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February 10 - March 19




On July 1, 2016, in a gesture at transparency, the Obama administration released a dubious report on its use of drone strikes in areas outside of active conflict (meaning areas not in Iraq, Afghanistan, and Syria) between January 20, 2009 and December 31, 2015: 473 strikes that resulted in the deaths of 2372-2581 combatants, and 64-116 non-combatants. If one is to believe these figures, one might interpret the death ratio as a testament to the precision of the unmanned drone as an instrument of the war on terror. However, statisticians and independent media report that the numbers in this report represent only a fraction of the actual death toll exacted.

The silhouette of the predator drone has become a signifier of distrust in the government, of secrecy, of innovation and profit in the industries of destruction, and of the inhuman distance between destroyer and destroyed that is predominant in modern warfare. Enter The Androne—a semi-functional hurdy gurdy sculpted in the familiar form of a predator drone— the creation of artist ANDREW BARCO. (A hurdy gurdy is a drone instrument played by turning a crank to cause a rosined wheel to turn and vibrate an array of strings.) The Androne is a darkly humorous chimaera; the result of the unnatural fusion of an instrument of war with an instrument of music turns out to be an imperfect object that fully succeeds at neither function.

In composer MT COAST's companion audio piece, synthesized drones play against more chaotic sound, explosions sound near and far, and we hear the testimonies of the operators and victims of drone warfare. These sounds give way to periods of ecstatic, placid drone undisturbed by the sounds of war.

Pilot:Drone:Committee:Target serves as a meditation on the fleeting nature of hope during uncertain, inhumane times.

—Dan Mohr

About the Artists

SAIC Fellowship Recipient Andrew Barco talks about his work and his experiences at SAIC.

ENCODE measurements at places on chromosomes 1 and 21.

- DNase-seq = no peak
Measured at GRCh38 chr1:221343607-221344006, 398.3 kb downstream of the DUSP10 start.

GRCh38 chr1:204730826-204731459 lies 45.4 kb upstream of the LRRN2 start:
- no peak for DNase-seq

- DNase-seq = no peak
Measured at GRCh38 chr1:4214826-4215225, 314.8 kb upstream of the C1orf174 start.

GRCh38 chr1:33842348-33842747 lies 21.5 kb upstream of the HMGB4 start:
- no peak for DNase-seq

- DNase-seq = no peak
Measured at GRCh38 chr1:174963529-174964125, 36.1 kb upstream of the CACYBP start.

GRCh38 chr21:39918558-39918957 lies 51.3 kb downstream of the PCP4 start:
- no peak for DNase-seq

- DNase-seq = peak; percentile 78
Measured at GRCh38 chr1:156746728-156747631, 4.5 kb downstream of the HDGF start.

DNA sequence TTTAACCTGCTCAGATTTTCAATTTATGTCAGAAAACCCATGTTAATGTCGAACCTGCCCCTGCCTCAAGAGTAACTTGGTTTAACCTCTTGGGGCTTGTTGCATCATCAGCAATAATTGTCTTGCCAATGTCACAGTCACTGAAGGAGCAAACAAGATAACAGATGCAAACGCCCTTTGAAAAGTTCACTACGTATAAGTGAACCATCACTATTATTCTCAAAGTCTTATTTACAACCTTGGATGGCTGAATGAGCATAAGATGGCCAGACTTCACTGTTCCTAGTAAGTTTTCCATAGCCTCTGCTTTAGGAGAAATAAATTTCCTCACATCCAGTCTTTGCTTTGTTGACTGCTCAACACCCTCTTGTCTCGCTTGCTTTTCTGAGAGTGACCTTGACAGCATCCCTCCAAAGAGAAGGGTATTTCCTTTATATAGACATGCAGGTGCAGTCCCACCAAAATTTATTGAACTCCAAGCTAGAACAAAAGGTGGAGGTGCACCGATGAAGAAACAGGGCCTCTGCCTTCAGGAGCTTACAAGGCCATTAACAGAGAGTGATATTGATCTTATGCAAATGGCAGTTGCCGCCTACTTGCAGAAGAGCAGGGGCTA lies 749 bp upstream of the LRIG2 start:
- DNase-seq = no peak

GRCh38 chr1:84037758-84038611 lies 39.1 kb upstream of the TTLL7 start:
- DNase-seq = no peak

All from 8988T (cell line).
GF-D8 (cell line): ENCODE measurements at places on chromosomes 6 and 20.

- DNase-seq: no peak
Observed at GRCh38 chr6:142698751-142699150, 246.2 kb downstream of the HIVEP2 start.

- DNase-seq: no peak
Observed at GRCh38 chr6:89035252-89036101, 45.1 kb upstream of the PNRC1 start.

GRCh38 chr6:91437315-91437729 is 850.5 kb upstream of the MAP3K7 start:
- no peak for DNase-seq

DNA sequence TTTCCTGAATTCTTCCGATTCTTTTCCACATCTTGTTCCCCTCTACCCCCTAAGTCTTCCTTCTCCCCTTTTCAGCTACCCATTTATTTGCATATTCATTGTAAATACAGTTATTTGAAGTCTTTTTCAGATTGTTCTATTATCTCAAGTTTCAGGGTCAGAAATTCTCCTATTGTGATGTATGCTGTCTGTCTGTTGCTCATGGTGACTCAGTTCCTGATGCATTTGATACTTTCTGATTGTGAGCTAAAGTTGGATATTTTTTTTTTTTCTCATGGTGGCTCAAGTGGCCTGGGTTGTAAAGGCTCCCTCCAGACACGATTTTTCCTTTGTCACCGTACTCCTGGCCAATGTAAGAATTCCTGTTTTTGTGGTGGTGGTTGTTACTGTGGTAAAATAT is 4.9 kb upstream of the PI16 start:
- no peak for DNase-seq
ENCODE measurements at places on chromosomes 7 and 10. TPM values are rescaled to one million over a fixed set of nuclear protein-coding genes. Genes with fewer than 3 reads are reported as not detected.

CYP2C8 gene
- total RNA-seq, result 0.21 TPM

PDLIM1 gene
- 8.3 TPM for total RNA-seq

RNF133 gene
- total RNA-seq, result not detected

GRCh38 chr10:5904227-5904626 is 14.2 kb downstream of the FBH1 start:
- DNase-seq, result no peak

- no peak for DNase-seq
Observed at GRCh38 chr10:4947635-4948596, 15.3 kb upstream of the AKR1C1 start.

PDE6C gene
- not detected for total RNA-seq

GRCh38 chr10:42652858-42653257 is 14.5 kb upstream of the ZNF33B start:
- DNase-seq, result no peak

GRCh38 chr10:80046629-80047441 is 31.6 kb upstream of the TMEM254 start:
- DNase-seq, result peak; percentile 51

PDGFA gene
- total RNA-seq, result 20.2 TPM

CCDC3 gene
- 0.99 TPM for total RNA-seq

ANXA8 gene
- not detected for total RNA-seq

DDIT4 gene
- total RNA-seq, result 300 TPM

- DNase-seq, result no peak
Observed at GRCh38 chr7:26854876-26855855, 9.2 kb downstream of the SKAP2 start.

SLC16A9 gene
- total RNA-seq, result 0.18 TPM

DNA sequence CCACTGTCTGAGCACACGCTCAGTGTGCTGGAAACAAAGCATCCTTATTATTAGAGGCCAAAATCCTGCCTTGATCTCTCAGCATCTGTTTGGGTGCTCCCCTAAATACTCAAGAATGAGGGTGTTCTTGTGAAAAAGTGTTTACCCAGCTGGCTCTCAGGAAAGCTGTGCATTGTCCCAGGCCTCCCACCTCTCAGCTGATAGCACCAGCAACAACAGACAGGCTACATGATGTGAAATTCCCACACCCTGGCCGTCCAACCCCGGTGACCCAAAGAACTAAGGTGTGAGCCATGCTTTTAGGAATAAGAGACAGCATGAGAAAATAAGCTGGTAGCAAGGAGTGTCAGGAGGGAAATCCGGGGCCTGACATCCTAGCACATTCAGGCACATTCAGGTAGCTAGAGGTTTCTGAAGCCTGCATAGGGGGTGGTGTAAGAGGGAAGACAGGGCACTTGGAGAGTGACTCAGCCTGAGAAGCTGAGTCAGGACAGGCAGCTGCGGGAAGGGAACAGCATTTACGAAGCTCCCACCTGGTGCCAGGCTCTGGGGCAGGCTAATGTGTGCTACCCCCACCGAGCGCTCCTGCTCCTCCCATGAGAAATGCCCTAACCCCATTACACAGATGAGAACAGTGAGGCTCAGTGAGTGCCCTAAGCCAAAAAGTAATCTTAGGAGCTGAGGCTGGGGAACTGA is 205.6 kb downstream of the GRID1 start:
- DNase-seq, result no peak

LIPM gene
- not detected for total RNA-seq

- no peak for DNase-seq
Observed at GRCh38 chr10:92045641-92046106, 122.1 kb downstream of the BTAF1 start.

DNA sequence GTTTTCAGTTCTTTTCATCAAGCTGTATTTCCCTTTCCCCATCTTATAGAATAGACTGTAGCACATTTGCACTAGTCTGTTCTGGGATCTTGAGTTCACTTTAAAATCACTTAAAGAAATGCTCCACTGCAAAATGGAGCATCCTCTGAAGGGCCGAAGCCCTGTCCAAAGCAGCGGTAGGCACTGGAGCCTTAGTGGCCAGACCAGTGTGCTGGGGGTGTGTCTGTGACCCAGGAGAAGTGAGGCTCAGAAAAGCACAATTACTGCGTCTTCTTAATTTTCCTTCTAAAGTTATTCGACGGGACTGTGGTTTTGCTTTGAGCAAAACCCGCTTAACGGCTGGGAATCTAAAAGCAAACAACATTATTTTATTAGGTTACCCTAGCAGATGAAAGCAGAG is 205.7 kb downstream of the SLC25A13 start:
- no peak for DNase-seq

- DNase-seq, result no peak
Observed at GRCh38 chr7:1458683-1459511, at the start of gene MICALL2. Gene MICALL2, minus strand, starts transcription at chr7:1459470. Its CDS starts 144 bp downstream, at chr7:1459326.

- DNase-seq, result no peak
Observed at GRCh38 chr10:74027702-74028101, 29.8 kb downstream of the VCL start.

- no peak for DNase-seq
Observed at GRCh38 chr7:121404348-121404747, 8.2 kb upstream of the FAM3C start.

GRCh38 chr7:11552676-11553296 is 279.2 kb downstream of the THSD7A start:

ANDREW BARCO is an object, installation and performance maker based in Chicago, Illinois. His work is concerned with the often strange and improbable ways ideas and habits can be transmitted across cultural landscapes and through time. With an MFA in sculpture from the School of the Art Institute of Chicago, Andrew’s work uses craft and industrial histories, quirky and edgy relational gestures, and philosophical inquiry to create affective and thoughtful encounters. His work has been featured in group exhibitions in Durham NC, Baltimore MD, Hartford, CT, and Chicago, IL, New Orleans, LA. Recent group show of note was the ACRE project show “What We Don’t Know” at Heaven Gallery (2015). Solo exhibitions include: “Imminence: A Life” at Threewalls, in Chicago, IL (2014), “Oblique Negotiations” at the Fivesevendell Project Space in Boston, MA (2010) and “Passion for the Real” at West Village and “Sonnets to Orpheus” at Transom Gallery in Durham, NC (2007).

MT Coast

MT Coast

MT COAST is an experimental sound artist from Chicago, IL who uses computers to explore the limits of organic and acoustic sounds by processing field recordings, acoustic instruments and by mimicking organic sounds with software. MT Coast uses a process oriented approach to demonstrate the relationships between sounds and their novel concocted counterparts, but more importantly he composes deeply textured pieces intended to call into question the relationship between the natural and synthetic.